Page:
What is Cultured Celery Extract?
Hmmm...it looks like a lot of people are looking for information about cultured celery extract lately. Actually, I'm getting a ton of hits on my site as a result of people's curiosity. I think I can give a pretty good guess as to why too....there seems to be a trend among food manufacturers/processors to remove nitrates/nitrites from processed meats and going 'natural'. But what does this have to do with celery extract you ask? Read on...
'Natural' weiners for instance, have the following ingredients: pork, water, sea salt, vinegar, cane sugar, cultured celery extract, spice, dehydrated garlic, and smoke. Doesn't sound half bad, eh? Hmmm...there has to be a catch; there always is...when processed foods are labelled with 'natural' I'm always suspicious. Did you know that there aren't any guidelines for using the word 'natural'? Putting the word 'natural' and a picture of a barn or cows on the front doesn't make the food any healthier. It's called healthwashing - promoting something as healthy when it really isn't.
But, one may say, the ingredients aren't that bad, are they? No, not really. They could be a lot worse actually. I've seen many, many other products with way worse ingredients. A loaf of processed bread, for instance, has a list twice as long AND with words that most people can't even pronounce. Looking at the ingredients, the one item that most people seem to be wondering about is the cultured celery extract. Why is there celery in weiners, bacon and deli meats? Plain and simple - it's a natural source of nitrates.
Traditionally, sodium nitrite has been used as a preservative in processed meats and fish to prevent the formation of bacteria that may cause botulism. Unfortunately, it has been shown to have carcinogenic side effects. Recently, fooducate.com listed 7 things to know about nitrites in your luncheon meats http://www.fooducate.com/blog/2009/03/16/7-thing-to-know-about-nitrites-... Here are a few highlights from the article:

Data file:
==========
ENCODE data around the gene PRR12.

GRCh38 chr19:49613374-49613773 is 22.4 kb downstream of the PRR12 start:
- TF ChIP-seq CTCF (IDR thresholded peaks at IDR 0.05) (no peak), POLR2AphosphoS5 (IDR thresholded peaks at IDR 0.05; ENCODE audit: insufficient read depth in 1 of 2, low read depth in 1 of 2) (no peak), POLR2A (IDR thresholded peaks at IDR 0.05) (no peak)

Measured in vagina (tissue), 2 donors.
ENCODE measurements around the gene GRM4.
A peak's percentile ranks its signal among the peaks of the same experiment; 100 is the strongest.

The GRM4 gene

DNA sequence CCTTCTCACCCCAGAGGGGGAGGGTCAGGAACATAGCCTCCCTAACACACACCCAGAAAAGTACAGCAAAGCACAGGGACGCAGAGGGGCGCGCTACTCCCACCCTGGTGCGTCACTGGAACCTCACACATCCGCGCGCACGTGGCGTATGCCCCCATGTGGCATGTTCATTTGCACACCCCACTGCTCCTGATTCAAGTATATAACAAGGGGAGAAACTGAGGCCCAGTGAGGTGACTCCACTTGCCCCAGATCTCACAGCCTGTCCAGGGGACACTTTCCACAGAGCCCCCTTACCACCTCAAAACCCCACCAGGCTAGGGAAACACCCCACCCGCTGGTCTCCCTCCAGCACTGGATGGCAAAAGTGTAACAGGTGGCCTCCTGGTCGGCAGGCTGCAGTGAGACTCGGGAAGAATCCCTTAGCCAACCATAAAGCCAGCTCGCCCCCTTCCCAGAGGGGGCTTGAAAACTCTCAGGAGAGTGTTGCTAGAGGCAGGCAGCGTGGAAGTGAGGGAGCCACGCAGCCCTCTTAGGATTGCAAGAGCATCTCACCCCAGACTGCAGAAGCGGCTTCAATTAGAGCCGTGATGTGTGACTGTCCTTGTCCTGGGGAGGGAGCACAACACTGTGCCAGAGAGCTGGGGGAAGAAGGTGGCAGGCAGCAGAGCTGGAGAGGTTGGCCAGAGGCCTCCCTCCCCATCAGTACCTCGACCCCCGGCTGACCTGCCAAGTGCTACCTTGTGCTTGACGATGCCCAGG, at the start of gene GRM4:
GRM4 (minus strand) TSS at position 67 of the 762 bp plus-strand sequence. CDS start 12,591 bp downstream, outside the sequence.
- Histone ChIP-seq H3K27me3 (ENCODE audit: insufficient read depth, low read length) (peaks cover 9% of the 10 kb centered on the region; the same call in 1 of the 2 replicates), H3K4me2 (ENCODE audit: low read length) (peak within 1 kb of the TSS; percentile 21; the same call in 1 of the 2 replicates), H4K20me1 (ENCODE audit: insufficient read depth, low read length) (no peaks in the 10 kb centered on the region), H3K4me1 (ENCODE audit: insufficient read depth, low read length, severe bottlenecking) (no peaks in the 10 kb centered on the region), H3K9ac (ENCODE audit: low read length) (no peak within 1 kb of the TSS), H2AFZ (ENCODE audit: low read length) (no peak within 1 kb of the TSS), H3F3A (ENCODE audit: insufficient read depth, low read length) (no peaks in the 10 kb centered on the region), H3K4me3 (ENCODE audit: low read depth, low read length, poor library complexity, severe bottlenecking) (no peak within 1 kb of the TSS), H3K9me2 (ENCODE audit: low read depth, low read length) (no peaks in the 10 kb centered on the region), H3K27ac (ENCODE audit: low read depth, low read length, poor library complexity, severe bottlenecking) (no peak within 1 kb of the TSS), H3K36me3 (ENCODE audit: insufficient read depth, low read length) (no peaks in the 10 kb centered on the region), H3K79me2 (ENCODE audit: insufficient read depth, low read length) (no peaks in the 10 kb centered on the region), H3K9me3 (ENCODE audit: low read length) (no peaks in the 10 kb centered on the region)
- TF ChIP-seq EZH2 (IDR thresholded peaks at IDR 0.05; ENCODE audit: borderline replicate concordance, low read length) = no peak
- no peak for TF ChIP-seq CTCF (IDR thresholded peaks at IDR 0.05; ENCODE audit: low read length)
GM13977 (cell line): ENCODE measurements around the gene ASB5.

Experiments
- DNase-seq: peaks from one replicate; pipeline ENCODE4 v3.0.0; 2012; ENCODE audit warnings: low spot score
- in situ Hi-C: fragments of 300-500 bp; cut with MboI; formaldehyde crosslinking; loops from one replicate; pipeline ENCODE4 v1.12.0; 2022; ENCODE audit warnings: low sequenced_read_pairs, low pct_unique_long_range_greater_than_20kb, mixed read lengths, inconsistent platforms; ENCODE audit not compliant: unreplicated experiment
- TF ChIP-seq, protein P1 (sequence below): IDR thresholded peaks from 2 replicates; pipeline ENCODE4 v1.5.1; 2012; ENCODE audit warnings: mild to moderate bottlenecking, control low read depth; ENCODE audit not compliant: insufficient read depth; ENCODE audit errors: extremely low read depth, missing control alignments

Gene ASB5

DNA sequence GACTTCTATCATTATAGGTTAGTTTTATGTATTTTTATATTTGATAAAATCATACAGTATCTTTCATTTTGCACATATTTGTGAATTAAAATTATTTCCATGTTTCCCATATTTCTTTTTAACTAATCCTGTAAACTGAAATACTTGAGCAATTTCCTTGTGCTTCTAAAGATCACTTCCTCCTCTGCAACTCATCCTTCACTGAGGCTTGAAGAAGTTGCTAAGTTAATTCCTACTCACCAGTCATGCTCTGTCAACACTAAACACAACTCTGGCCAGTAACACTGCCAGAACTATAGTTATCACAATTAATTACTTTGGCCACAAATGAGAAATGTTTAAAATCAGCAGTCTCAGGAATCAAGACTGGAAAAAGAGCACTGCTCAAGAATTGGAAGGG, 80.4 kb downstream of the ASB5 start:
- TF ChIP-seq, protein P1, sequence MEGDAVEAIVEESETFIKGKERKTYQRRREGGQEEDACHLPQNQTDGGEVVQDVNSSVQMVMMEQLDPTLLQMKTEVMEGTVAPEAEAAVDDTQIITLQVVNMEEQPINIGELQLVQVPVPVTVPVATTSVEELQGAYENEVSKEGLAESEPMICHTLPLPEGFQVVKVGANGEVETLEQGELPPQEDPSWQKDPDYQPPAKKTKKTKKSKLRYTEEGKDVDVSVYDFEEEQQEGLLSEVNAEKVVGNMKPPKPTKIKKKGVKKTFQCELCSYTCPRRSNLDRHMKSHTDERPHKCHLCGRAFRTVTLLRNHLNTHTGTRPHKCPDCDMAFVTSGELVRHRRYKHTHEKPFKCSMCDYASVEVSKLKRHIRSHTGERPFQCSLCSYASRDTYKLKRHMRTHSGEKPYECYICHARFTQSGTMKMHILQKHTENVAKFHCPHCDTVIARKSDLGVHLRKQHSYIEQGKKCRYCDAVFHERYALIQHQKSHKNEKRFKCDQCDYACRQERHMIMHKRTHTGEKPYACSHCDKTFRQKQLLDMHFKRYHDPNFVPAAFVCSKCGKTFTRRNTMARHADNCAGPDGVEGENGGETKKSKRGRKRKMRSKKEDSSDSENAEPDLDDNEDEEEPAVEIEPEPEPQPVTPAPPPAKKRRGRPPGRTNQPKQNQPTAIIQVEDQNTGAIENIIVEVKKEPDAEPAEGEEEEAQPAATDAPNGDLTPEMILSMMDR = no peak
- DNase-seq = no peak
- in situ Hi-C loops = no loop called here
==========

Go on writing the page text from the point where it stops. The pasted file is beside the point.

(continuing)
- Sodium nitrite is a food preservative used primarily in prepared meat and fish such as ham, bacon, hot dogs, corned beef (spam), luncheon meats, and smoked fish
- Sodium Nitrite helps preserve the pink/red color of the meat which should have been grayish having been precooked.
- It wards off closridium botulinum, the bacteria responsible for botulism, a dangerous disease causing respiratory and muscular paralysis.
- When cooked or broken down in the stomach, nitrites form nitrosamines, which can cause cancer in young children and pregnant women.
- Spinach, beets, lettuce, celery, parsley, and cabbages are among vegetables with high concentrations of nitrates. The amount is determined by the plant's genetic age, and the amount of nitrate in the soil. Don't stop eating these veggies, many of them also contain vitamin C, naturally limiting the formation of the toxic nitrosamines.
The last point is interesting... After doing some additional research, I have learned that sodium nitrate is a naturally occurring mineral and is actually present in most vegetables. Basically, anything that grows from the ground draws sodium nitrate out of the soil. Even still, the nitrate present are not a cause of concern because due to the vitamin C and antioxidants present the negative effects are eliminated.
As a rule I don't buy meats from the grocery store but I have bought elk weiners from a vendor at the Covent Garden Market. I did speak to him about the trend towards using celery extract and he told me that he also used this ingredient in his weiners. To be honest, he said, it's impossible to make true 'nitrate-free' weiners, bacon, or deli meats. They would be completely unpalatable and everything would have a grey color tinge to them.
The question remains, however, if the 'natural' celery nitrate is a good replacement for the traditional sodium nitrate?? What do you think? What are your thoughts? Are you more likely to purchase these products? I'm on the fence on this one.... I'm not sure if I support the use of celery extract or not. It's a step in the right direction I'm sure, but there isn't a lot of information out there to support any benefits of using celery versus traditional sources. I've concluded that everyone else is on the fence as well because there doesn't seem to be any difference really. Is it just a case of food processors 'healthwashing' their products once again?
Dallas Rocheleau lives in London, Ontario and has been blogging about local eating since 2009. She sources out local foods from the Southwestern Ontario region and loves to spend time in the kitchen making seasonal recipes. She also avoids buying processed foods and tries to replicate common grocery store foods at home from scratch. Her blog can be found here.